Episode-2890- Expert Council Q&A for 6-10-21 — 5 Comments

  1. I thought that 0.7% improvement they cited was with areas doing BOTH mask mandates and lockdowns? Which if true, probably makes the case for masks even WORSE. As economically and socially damaging lockdowns are, I figure they would reduce spread at least a LITTLE BIT. So if that’s true, masks might help a lot less than 0.7%. Could even be negative, if a majority of people are using them wrong (from reckless behavior and a false sense of security).

    At the outset there wasn’t proof masks would be a big help in this pandemic, but from a risk management perspective I saw it worth trying (as an individual choice, NOT as a mandate). If used primarily in high-risk environments or big crowds (or for someone who’s ACTUALLY SICK and needs to be out in public) there is almost no downside and possibly some upside, so either way one wouldn’t be any worse off. Over time the benefit-to-inconvenience/drawback ratio has kept dropping as no solid information has proven the case for masks with this outbreak, and there seems to be no benefit to preventing infection. There might be a case for masks in reducing the AMOUNT of virus getting in (so still getting sick but more likely for a better outcome) the proven treatments make that a minimal consideration in my mind even IF it ends up being the case. Not to mention the idiot brigade has turned masks from a tool to a magic talisman. So at this point I see no reason to voluntarily wear one unless “I” am sick in public or am spending a lot of time in a poorly-ventilated room with a sick & symptomatic person (and I’m doing neither). In this case, I didn’t gain anything but didn’t lose anything either, apart from the $15 I spent in January 2020 on a pack of N95 masks.

    Using the same risk management approach with HCQ and Ivermectin and Quercetin w/zinc, there’s practically nil downside and maybe very significant upside, so even if they don’t work one is no worse off. In THIS case, all the quality information that has come out over time shows they DO help so risk management was well worth the $30-40 I spent to have Quercetin & zinc on hand. The vaccines on the other hand also have a potentially significant upside but an as-of-yet unknown level of medium-to-long-term side effects to the downside. Even before they became available we learned the virus wasn’t as bad as initially feared, so the risk management side of my brain said even if zinc ionophores ended up being not quite AS effective as a vaccines, the lack of downside made them a much better choice overall.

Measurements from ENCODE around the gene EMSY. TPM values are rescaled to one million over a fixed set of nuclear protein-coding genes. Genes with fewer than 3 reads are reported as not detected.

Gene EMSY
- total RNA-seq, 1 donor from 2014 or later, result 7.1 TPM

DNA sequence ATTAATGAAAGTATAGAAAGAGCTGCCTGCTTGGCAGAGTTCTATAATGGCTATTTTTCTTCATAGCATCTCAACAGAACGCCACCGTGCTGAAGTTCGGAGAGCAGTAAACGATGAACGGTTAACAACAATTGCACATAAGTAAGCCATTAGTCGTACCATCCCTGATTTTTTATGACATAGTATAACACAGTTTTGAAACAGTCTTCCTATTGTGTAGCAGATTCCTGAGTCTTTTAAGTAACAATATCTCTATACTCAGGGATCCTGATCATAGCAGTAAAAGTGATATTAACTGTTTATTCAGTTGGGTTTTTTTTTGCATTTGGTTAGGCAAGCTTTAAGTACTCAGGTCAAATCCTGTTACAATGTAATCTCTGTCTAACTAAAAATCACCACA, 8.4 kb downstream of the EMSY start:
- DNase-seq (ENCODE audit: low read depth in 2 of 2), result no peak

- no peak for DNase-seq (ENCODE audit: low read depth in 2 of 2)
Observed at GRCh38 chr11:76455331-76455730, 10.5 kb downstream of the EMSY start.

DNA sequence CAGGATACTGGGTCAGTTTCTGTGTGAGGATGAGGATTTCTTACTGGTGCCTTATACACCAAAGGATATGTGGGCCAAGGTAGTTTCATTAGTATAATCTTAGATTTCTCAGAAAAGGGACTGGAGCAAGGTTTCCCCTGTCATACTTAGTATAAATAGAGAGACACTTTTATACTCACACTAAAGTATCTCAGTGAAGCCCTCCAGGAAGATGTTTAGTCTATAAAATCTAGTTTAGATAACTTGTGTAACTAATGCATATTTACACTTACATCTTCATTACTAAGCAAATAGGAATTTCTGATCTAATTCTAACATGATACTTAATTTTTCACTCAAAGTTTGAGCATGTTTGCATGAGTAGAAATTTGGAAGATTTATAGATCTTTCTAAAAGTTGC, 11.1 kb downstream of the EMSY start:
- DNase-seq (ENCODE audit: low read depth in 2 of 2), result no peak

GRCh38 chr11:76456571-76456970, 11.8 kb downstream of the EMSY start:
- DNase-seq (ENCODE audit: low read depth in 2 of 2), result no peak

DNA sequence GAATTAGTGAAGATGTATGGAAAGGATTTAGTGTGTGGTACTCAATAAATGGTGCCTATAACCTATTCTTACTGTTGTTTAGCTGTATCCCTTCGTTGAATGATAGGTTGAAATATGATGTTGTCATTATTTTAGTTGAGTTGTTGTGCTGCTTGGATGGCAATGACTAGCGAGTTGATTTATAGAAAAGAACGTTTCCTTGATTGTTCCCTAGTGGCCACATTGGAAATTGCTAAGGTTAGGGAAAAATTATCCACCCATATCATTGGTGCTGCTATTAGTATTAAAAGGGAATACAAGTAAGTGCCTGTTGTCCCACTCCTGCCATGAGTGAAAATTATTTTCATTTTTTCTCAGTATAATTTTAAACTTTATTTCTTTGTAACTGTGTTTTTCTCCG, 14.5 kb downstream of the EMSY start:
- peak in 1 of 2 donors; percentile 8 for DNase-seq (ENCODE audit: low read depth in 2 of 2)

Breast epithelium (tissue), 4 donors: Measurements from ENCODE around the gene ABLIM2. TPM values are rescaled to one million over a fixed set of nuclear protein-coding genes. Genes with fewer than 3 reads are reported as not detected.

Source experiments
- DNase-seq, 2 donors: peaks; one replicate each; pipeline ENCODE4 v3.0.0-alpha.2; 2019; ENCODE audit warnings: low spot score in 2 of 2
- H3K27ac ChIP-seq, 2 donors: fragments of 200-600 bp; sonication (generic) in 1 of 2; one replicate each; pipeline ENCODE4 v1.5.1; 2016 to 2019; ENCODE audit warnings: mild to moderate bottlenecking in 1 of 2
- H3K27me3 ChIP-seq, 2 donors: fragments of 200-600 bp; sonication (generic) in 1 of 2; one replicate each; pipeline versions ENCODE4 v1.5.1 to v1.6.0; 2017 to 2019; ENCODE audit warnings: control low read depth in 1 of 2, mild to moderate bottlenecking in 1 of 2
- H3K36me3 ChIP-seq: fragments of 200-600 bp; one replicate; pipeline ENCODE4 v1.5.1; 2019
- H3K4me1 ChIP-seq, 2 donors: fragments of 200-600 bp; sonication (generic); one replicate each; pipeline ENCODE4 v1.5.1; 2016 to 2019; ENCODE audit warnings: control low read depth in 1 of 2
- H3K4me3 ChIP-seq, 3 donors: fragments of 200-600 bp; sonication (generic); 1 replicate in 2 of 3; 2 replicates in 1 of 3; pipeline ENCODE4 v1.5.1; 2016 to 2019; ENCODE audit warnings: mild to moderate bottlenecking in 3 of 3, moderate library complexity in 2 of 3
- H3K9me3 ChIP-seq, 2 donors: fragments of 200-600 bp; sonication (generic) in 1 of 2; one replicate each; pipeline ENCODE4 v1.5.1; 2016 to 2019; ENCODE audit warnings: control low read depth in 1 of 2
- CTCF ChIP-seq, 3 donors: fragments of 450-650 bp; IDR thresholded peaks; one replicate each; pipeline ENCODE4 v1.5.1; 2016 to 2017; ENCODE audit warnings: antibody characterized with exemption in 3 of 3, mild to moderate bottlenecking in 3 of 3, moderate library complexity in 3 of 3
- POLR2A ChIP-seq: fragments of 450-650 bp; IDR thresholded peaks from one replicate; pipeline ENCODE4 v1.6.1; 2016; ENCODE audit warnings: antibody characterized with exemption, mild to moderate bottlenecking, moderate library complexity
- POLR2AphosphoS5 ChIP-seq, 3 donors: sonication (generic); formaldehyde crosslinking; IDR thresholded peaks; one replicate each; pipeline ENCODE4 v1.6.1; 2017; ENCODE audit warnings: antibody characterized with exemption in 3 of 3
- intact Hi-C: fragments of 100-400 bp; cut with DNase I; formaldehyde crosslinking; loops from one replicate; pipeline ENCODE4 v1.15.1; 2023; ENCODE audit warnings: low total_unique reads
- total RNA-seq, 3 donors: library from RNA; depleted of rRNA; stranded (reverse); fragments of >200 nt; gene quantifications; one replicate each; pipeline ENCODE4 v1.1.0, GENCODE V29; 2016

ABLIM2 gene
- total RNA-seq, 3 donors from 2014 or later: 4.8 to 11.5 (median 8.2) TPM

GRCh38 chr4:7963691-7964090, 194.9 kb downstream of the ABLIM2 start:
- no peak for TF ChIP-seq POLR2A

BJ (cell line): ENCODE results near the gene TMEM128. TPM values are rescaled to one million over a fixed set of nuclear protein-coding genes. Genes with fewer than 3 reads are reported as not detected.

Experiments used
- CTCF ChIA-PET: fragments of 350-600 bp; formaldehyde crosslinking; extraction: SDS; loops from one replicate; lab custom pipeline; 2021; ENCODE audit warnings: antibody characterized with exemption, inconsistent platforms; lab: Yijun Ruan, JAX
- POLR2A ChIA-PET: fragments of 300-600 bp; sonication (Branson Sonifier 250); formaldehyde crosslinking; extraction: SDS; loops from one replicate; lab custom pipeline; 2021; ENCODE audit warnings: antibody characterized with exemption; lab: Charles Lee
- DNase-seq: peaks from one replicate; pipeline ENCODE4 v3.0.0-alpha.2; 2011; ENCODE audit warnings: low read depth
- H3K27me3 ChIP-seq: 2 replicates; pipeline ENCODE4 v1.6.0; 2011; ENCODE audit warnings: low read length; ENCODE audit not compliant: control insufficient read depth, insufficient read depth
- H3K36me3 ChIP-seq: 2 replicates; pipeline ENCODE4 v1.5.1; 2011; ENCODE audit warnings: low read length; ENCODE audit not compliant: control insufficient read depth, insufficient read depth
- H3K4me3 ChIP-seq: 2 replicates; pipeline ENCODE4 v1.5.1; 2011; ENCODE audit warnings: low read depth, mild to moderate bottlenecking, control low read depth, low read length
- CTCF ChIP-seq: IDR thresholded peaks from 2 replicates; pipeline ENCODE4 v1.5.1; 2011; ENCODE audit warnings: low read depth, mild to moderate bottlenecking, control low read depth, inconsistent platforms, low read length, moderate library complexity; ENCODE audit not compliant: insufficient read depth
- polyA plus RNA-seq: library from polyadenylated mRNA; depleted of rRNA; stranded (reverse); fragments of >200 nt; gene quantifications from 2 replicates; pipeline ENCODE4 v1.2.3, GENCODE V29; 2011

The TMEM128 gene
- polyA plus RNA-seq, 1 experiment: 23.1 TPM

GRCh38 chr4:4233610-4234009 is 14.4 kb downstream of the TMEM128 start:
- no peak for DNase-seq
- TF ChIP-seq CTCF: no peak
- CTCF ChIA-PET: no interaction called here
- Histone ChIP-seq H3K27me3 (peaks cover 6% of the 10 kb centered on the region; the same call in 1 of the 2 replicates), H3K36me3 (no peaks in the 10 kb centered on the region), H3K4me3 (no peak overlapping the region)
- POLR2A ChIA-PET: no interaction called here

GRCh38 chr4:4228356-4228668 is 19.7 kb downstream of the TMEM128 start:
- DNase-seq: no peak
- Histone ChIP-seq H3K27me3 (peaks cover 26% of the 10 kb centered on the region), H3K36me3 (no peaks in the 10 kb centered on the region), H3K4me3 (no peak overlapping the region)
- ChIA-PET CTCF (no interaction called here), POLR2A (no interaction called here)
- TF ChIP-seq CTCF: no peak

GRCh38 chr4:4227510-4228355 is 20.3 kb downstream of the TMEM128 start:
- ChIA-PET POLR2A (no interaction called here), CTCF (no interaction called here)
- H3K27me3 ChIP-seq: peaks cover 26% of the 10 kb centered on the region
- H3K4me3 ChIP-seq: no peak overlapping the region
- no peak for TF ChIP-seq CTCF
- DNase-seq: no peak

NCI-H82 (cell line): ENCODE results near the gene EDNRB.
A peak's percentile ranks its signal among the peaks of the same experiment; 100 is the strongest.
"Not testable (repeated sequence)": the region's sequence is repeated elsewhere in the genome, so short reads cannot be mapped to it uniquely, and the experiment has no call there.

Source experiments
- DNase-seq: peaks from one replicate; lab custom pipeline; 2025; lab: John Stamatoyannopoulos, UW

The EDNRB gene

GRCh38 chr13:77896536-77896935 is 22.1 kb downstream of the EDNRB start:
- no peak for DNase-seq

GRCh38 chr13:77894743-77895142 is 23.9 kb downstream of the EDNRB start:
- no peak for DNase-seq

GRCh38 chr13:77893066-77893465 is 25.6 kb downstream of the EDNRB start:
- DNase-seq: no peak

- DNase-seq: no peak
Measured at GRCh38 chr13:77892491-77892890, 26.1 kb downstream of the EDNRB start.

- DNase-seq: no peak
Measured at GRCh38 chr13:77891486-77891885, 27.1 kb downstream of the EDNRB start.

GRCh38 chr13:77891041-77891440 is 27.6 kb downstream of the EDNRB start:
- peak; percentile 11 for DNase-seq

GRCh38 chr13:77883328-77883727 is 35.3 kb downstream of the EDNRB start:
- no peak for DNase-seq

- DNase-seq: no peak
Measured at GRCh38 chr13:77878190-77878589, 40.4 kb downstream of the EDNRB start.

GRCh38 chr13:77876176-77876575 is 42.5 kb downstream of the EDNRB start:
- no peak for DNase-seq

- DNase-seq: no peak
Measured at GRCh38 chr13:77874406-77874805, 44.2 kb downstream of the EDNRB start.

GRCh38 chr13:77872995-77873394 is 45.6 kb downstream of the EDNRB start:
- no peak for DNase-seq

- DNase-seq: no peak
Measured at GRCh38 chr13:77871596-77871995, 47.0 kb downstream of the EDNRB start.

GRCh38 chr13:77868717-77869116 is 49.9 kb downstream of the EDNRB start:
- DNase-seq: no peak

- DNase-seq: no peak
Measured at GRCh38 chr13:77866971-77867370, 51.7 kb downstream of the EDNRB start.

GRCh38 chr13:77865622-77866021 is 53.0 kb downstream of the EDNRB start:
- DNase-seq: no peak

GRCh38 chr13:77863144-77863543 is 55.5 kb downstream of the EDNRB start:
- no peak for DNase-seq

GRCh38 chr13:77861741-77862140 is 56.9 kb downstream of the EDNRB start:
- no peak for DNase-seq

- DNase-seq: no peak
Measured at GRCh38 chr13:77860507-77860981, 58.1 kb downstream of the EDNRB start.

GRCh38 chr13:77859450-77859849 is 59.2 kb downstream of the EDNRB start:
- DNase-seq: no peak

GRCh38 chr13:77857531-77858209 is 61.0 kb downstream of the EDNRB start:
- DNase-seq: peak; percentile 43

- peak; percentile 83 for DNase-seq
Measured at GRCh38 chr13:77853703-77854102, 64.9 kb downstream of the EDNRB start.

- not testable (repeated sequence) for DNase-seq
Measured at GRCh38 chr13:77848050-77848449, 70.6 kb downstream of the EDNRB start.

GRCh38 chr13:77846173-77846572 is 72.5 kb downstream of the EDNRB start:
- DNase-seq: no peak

Any decent business owner or CEO (one not tied to Big Pharma anyway) worth their salt would likely have approached this doing something similar. Of course this method doesn’t make Big Pharma gobs of money, so bought-and-paid-for gov’t officials promote the Cult of Experts approach instead. We probably could have put the owner/manager of the local Arby’s or Dairy Queen chain in charge of pandemic policy instead of Fauci & company, and have had better results! Instead of that ridiculous “jab and a joint” promotion, we could have had “Ivermectin with Arby’s” or “HCQ with your DQ shake” and already been done with this nonsense… 🙂

    • No if you did masks and the most nazi style lock down combined it was a 1.2% improvement over doing absolutely nothing once the data was normalized. The MSM ran with this as “conclusive proof of what we always knew, masks work and save lives”.

      • Ah, ok then. Well then, the difference between 1.2% and 0.7% is just as insignificant as what I was thinking.

        Masks weren’t necessarily a bad idea to try out as an experiment, but the mandates and magical thinking ended up making them a net negative whether or not there’s any benefit in them in the end. I take this all as a lesson that to never underestimate the immense idiocy of the herd (not to mention the MSM’s complete lack of integrity…)

  2. Jack,
    Awesome podcast, as usual! Love Tim Toolman Cook’s word on trimmers. I have a 5hp gas-powered push trimmer that ate smaller strings. I’m up to .095 or .105 now and it eats small trees. I love it!

    I’m looking at the Dewalt 60V 16″ chainsaw for my next buy…but the batteries are damn expensive; more than the chainsaw…lol.

    One word on John Adams. He died on July 4th, 1826 at the age of 90. His last words were, “Thomas Jefferson still lives.” Sadly, Jefferson died 5 hours earlier on the same day at the age of 83.

    Ben Franklin died in 1790.

    All of them were great men who said great things!

    Keep up the great work!

  3. Old post, but fwiw, I have the DeWalt 20v trimmer, and I love it. I only just it residentially, but I don’t think I’ll ever go back to a gas model again.